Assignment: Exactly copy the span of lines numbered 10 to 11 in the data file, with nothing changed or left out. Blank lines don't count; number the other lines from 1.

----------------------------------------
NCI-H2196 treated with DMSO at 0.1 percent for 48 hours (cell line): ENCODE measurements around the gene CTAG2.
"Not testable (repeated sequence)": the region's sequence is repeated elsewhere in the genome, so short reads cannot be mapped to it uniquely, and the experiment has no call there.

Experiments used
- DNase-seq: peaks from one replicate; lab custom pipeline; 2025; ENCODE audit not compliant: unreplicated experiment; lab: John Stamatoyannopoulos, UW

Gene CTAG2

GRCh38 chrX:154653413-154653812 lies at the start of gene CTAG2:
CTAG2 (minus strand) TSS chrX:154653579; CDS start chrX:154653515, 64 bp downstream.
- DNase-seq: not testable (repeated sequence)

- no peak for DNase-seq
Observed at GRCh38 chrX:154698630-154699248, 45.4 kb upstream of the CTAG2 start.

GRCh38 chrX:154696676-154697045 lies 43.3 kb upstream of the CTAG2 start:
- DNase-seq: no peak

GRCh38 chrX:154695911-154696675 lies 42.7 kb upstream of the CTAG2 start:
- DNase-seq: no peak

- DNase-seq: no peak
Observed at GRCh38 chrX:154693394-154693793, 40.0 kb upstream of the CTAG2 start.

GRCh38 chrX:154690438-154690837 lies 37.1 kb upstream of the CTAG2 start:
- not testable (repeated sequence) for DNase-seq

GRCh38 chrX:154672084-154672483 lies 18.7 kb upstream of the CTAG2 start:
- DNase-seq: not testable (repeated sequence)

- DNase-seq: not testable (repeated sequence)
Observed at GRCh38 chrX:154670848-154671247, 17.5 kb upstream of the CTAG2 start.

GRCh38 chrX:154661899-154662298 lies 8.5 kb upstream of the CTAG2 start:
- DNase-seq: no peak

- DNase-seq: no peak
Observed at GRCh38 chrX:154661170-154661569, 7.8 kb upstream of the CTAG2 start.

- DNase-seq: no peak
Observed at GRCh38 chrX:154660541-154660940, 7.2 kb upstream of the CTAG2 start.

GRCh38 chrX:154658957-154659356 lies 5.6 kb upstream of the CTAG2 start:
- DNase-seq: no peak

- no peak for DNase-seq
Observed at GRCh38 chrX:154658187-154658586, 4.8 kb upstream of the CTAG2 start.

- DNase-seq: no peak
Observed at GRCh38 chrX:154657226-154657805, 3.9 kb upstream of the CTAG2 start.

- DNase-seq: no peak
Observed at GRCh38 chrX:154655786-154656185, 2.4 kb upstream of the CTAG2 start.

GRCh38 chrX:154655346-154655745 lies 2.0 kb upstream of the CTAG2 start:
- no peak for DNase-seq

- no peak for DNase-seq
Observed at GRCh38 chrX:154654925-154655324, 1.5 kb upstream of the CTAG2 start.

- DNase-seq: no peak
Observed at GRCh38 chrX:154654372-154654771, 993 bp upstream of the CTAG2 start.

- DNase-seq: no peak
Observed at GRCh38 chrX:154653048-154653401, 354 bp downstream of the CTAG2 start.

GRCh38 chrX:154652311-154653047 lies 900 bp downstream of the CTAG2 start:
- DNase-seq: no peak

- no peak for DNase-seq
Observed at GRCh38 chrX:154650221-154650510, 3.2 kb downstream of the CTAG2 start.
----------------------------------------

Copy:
Observed at GRCh38 chrX:154698630-154699248, 45.4 kb upstream of the CTAG2 start.

GRCh38 chrX:154696676-154697045 lies 43.3 kb upstream of the CTAG2 start: